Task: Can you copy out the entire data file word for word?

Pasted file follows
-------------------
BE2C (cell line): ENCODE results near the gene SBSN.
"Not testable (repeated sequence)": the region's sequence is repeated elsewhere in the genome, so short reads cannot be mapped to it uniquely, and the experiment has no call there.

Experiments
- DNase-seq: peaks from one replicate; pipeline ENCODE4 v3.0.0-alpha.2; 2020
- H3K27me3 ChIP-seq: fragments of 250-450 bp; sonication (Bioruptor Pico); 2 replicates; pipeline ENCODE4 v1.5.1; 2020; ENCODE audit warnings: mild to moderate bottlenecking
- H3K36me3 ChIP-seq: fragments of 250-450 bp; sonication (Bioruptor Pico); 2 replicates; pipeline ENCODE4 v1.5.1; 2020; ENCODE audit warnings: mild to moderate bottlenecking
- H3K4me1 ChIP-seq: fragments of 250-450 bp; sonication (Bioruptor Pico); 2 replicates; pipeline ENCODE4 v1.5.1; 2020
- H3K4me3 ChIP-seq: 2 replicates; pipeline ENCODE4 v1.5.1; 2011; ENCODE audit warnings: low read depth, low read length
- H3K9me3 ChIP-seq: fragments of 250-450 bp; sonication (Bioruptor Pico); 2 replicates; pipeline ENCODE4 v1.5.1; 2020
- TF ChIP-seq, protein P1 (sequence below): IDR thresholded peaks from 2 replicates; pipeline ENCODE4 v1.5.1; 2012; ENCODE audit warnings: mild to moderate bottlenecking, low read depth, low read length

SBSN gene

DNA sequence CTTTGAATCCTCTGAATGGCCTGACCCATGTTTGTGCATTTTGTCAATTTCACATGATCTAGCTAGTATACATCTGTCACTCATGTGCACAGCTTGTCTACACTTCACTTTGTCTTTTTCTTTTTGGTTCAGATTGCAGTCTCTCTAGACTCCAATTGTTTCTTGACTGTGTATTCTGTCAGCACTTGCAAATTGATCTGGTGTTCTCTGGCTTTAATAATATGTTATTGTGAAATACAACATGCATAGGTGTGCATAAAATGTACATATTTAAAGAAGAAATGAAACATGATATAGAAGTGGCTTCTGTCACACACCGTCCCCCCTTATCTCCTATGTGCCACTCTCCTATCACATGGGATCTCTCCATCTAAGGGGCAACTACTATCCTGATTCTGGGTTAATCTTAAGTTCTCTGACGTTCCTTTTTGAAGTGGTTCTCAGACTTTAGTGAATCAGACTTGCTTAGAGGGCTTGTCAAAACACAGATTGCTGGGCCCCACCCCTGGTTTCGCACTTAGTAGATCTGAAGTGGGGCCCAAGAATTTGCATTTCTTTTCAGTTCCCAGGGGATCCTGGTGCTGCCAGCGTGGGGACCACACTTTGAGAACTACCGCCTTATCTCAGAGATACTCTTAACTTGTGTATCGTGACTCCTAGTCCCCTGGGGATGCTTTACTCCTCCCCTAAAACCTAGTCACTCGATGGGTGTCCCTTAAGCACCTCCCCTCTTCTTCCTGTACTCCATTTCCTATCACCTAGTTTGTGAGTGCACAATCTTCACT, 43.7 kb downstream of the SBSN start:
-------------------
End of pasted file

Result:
BE2C (cell line): ENCODE results near the gene SBSN.
"Not testable (repeated sequence)": the region's sequence is repeated elsewhere in the genome, so short reads cannot be mapped to it uniquely, and the experiment has no call there.

Experiments
- DNase-seq: peaks from one replicate; pipeline ENCODE4 v3.0.0-alpha.2; 2020
- H3K27me3 ChIP-seq: fragments of 250-450 bp; sonication (Bioruptor Pico); 2 replicates; pipeline ENCODE4 v1.5.1; 2020; ENCODE audit warnings: mild to moderate bottlenecking
- H3K36me3 ChIP-seq: fragments of 250-450 bp; sonication (Bioruptor Pico); 2 replicates; pipeline ENCODE4 v1.5.1; 2020; ENCODE audit warnings: mild to moderate bottlenecking
- H3K4me1 ChIP-seq: fragments of 250-450 bp; sonication (Bioruptor Pico); 2 replicates; pipeline ENCODE4 v1.5.1; 2020
- H3K4me3 ChIP-seq: 2 replicates; pipeline ENCODE4 v1.5.1; 2011; ENCODE audit warnings: low read depth, low read length
- H3K9me3 ChIP-seq: fragments of 250-450 bp; sonication (Bioruptor Pico); 2 replicates; pipeline ENCODE4 v1.5.1; 2020
- TF ChIP-seq, protein P1 (sequence below): IDR thresholded peaks from 2 replicates; pipeline ENCODE4 v1.5.1; 2012; ENCODE audit warnings: mild to moderate bottlenecking, low read depth, low read length

SBSN gene

DNA sequence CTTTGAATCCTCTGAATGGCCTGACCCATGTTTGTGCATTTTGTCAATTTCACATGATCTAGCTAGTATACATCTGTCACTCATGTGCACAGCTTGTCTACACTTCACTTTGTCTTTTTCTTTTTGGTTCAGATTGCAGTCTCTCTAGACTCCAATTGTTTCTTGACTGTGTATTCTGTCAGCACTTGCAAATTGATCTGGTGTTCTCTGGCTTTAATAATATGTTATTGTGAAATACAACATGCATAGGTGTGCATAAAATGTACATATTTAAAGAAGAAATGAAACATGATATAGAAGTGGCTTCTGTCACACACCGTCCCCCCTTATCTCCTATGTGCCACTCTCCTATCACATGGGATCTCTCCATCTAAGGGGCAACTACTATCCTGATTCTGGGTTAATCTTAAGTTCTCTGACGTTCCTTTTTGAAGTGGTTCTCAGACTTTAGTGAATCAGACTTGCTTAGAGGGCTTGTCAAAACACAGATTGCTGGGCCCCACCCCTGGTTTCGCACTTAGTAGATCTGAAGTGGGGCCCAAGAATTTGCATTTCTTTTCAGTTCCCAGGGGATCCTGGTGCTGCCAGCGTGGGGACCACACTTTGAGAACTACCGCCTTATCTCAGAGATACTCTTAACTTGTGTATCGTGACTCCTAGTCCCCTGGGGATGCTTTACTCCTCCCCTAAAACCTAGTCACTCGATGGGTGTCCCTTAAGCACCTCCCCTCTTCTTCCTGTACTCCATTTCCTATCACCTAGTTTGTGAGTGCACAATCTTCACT, 43.7 kb downstream of the SBSN start: